Does every invertible linear map $M$ between $V \oplus V$ and $W \oplus W$ naturally yield an invertible linear map $L$ between $V$ and $W$?
Here "naturally" means "in an $GL(V) \times GL(W)$-equivariant fashion" [originally I wrote $SL(V)$ here and below, but Todd Trimble and Eric Wofsey pointed out my mistakes]. Cf. the article "Producing New Bijections From Old" by David Feldman and myself, available at http://jamespropp.org/cancel.pdf, in which we raise such questions in the context of maps between finite sets $S$ and $T$ and ask for $Sym(S) \times Sym(T)$-equivariance.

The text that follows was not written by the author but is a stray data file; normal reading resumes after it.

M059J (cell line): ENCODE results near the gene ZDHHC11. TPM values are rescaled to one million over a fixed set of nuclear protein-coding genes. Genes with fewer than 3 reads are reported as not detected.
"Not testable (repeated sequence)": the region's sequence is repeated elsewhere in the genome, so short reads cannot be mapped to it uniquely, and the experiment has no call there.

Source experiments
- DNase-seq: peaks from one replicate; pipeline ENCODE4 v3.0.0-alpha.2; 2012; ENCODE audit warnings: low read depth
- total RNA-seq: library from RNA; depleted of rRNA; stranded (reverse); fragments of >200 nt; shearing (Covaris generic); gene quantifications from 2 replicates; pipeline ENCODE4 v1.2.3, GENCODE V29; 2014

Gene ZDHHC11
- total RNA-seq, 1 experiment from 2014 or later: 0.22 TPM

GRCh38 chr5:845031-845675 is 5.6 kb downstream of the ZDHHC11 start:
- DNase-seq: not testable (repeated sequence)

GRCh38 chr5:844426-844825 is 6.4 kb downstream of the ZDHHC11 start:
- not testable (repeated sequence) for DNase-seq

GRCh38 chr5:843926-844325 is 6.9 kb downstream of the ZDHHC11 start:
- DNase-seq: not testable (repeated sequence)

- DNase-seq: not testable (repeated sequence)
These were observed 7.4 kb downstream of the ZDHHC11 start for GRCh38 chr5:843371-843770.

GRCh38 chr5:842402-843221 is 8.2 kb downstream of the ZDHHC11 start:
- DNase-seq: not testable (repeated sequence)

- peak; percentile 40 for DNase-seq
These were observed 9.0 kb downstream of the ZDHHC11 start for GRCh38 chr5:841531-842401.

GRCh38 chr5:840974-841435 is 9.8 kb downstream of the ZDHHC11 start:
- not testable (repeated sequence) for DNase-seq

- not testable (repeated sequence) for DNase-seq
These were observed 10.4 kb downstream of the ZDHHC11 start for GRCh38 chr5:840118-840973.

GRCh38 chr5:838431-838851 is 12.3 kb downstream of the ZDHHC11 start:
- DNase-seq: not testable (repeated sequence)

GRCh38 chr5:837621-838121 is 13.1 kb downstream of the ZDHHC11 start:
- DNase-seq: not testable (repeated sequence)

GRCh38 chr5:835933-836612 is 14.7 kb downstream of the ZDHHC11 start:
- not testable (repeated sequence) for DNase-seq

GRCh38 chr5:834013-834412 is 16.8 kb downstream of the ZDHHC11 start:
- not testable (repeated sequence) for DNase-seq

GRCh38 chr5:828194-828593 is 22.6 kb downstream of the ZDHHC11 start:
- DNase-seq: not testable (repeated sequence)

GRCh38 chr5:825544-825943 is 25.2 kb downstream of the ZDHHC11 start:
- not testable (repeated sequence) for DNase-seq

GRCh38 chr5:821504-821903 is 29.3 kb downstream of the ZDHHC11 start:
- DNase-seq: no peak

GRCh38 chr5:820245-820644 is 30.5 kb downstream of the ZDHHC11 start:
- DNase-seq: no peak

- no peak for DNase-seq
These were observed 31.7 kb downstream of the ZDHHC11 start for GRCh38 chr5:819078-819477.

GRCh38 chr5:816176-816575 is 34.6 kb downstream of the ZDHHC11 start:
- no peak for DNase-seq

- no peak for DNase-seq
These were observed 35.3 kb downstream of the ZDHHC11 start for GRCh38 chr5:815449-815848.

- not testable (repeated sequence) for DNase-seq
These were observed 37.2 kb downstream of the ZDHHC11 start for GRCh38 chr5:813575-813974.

One might try to construct $L$ from $M$ by mapping $V$ to $V \oplus V$ (sending $v$ to $(v,0)$, say), mapping $V \oplus V$ to $W \oplus W$ (by $M$), and then mapping $W \oplus W$ to $W$ (sending $(w,w')$ to $w$, say). But the map $L$ constructed in this fashion need not be invertible; e.g., if $V = W$ and $M$ sends $(v,v')$ to $(v',v)$, then $L$ is the 0-map.
Something cleverer is called for; or maybe by paying attention to $GL(V)$ one can show that no such general construction is possible.
If there is an existing literature on problems of this kind, pointers would be appreciated.
(Note that Conway, Doyle, and Qiu, in http://arxiv.org/abs/math/0605779 and http://arxiv.org/abs/1504.01402, take a slightly different approach to questions of this kind. I'm not sure what a "linear" version of their approach would be.)